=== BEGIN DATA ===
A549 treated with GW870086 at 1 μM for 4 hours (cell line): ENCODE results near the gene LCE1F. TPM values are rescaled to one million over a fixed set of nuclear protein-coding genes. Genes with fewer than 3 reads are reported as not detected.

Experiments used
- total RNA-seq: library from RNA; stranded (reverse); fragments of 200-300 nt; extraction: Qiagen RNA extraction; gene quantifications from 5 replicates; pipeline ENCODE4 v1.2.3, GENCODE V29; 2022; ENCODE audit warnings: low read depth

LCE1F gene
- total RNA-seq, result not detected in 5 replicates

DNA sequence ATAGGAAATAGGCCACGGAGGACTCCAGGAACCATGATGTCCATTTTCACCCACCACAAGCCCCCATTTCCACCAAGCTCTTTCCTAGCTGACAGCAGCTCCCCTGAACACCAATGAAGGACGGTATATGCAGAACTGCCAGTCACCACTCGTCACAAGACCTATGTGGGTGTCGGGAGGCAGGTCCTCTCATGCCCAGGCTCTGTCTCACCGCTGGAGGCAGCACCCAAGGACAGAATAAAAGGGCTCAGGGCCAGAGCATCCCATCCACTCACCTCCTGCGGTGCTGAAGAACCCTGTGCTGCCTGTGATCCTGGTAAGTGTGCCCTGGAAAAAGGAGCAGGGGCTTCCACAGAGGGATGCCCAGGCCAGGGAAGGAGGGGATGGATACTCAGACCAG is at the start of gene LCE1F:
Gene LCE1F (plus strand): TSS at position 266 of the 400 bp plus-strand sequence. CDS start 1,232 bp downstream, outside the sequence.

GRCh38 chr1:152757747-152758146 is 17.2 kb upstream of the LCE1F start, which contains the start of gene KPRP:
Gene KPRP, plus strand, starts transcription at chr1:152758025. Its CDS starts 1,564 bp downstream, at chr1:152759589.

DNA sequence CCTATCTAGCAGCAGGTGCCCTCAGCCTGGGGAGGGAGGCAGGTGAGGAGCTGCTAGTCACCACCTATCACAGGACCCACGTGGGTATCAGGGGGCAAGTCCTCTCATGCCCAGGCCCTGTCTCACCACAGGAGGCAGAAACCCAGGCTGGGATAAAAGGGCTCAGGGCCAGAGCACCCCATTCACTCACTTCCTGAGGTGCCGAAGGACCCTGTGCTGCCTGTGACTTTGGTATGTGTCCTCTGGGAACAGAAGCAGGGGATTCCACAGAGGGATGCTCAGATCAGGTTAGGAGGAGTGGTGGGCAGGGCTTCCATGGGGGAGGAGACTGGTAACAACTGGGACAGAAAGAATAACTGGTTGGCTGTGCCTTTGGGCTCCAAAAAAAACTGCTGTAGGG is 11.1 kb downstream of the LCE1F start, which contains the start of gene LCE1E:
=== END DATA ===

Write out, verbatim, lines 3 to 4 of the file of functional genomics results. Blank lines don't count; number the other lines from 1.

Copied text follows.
- total RNA-seq: library from RNA; stranded (reverse); fragments of 200-300 nt; extraction: Qiagen RNA extraction; gene quantifications from 5 replicates; pipeline ENCODE4 v1.2.3, GENCODE V29; 2022; ENCODE audit warnings: low read depth

LCE1F gene